Do Magnets Work in Outer Space?

Written By: msilvestro Category: Magnets Date: 2019-03-26 Hits: 206

Magnets can be used in space. Learn more about how magnets work in space from Jobmaster Magnets.

Have you ever wondered if magnets are used in space? To mark the upcoming International Space Day next month, we have set out to answer your space-related magnet questions.

There are a lot of uses for magnets in space and even more potential uses for them that researchers are exploring. Unlike a lot of other items you might bring to space that need additional tools or equipment to function, a magnet will work without any extra help. Magnets don’t need gravity or air. Instead, their power comes from the electromagnetic field they generate all by themselves.

One class of magnets, called electromagnets, does need electricity to work. However, if you could run an electric current through one in space, it would still work.

What are Magnets Used for In Outer Space?

Scientists and astronauts make good use of magnets in outer space. Magnetism is one force that remains predictable out there and such predictability is valuable.

NASA’s Mars Rovers also use magnets to collect magnetic dust from the face of Mars. Researchers are hoping that by examining the magnetic dust, they may be able to learn more about the geology of Mars and its minerals.

The Future of Magnets in Space

While magnets have been useful in space so far, there are many more ideas about how we can use magnets to further our space exploration efforts. One idea is to use magnets as fuel. The original computer on Apollo Eleven was powered by a magnet, but the idea hasn’t been made viable for large scale power—yet.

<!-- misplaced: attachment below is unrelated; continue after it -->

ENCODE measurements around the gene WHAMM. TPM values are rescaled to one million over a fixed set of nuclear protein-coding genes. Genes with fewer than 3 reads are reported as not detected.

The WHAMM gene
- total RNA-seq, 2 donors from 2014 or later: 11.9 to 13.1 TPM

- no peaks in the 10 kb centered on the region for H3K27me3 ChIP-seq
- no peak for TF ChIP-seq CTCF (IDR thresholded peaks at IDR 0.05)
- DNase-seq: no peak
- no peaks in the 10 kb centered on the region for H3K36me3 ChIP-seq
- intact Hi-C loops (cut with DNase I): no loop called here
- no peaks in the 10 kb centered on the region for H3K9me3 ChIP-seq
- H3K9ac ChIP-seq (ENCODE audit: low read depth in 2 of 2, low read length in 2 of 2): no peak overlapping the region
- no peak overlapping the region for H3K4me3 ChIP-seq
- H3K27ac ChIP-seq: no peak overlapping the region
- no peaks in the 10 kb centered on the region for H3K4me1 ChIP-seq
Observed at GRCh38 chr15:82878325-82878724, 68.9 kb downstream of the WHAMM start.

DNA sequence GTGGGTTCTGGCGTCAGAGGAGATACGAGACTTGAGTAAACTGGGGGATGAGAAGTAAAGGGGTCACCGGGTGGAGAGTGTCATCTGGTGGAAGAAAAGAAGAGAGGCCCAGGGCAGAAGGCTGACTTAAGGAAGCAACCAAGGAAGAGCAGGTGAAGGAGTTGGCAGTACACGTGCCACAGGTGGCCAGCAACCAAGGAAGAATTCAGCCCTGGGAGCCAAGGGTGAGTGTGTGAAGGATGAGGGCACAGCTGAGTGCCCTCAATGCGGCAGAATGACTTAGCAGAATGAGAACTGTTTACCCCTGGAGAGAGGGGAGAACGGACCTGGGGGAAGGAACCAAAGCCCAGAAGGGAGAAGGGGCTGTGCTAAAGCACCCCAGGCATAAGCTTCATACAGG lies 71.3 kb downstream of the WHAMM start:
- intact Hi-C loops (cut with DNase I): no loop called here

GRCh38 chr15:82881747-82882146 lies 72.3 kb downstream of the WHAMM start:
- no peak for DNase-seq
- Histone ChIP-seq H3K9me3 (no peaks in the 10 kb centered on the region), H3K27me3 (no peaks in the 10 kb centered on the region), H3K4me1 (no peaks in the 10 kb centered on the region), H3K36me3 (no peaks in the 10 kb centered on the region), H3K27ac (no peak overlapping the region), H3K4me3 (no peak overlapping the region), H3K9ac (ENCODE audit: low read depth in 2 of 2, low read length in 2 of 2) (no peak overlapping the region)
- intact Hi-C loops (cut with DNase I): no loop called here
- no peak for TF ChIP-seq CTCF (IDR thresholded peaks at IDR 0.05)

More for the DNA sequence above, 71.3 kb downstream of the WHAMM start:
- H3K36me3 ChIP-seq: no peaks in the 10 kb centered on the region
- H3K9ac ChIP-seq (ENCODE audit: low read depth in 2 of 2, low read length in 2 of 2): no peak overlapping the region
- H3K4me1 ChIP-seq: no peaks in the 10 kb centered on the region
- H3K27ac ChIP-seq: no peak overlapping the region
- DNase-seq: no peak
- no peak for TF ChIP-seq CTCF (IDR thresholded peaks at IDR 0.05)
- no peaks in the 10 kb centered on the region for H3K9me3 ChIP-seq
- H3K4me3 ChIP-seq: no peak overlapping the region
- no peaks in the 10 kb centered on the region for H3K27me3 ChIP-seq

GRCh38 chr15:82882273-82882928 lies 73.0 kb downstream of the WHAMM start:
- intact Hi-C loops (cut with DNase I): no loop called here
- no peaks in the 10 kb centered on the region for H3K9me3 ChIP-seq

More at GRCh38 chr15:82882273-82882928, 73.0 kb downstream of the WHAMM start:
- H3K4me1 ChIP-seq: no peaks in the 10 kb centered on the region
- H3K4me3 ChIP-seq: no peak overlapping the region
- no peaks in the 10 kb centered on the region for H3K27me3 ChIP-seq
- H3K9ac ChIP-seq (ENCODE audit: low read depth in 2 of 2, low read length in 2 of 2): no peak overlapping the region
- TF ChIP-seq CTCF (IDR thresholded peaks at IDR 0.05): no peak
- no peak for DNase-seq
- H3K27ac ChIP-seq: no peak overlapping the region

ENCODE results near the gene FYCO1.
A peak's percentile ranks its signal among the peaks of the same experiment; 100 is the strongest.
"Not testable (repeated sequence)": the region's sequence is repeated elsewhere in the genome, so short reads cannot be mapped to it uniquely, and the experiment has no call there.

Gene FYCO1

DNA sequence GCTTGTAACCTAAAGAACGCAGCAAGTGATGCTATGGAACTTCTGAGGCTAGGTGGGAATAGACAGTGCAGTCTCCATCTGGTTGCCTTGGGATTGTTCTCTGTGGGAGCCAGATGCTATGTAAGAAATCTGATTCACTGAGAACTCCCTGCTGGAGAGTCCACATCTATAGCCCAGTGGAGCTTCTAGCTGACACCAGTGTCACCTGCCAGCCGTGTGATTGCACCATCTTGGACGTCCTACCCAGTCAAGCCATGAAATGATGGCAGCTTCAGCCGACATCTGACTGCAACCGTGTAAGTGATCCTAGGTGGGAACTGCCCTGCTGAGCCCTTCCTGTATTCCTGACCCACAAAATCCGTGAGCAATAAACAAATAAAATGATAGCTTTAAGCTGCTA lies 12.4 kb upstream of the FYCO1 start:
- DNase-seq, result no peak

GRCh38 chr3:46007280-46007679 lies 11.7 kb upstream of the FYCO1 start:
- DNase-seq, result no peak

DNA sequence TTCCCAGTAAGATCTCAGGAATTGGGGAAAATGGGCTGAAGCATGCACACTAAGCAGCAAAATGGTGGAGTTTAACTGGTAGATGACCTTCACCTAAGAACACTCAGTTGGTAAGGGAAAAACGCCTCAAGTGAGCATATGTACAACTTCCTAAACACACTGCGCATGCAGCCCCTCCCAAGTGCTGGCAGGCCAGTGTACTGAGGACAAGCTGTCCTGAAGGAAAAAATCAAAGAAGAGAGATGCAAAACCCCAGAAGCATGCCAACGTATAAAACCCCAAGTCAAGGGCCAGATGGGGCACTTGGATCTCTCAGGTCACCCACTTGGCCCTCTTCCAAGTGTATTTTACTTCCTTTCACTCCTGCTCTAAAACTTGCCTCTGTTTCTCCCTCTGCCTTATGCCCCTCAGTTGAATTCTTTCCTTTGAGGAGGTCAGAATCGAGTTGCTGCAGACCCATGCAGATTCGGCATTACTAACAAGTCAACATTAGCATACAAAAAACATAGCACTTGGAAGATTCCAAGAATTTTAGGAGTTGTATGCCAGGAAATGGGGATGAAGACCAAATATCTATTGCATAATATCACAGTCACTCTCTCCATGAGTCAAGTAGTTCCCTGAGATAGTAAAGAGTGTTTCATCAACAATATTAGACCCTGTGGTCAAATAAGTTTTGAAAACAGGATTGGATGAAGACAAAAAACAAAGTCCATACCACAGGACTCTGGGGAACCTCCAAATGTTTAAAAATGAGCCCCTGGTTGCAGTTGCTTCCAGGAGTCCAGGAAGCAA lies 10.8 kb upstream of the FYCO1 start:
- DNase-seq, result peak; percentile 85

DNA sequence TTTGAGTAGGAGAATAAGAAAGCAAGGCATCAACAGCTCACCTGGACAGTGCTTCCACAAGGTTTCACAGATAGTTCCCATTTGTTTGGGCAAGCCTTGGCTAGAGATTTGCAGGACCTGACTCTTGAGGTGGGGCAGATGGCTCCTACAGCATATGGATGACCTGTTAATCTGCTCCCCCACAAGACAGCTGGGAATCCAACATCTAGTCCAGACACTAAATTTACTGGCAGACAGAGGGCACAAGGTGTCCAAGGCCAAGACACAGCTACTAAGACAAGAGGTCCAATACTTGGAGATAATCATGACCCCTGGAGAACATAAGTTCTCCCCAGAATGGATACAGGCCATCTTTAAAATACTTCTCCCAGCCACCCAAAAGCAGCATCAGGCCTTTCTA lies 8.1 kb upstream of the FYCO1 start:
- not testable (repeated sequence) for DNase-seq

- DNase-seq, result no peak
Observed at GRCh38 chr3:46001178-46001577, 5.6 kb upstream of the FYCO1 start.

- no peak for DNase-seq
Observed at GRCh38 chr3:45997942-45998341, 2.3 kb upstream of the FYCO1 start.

Another idea is to use magnets to shield the space station and other space craft from radiation. Some think we should use magnets to collect broken satellite parts from our atmosphere.

Celebrate International Space Day

In honor of International Space Day, a holiday created in 1997 by the Lockheed Martin Corporation and made into an internationally recognized event by former astronaut John Glenn, there are plenty of activities you can do with the family to celebrate.

  • Create a solar system in a box using birchball knobs and various watercolour paints
  • Make a swirling sun with just a few simple ingredients including poster board, plastic wrap and tempera paint
  • Craft a moon phase memory game with card stock and laminate (you can even add some magnets and put them on your refrigerator!)
  • Build a space sensory tub with moon sand and glow in the dark stars and planets
  • Mold some galaxy play dough with ingredients from your kitchen.

Magnets are being used in space right now but their applications are endless. We’ll surely find even more productive ways to use these tools in space in the future. Reach out to us at Jobmaster Magnets if you’re in the market for some incredible tools of your own.

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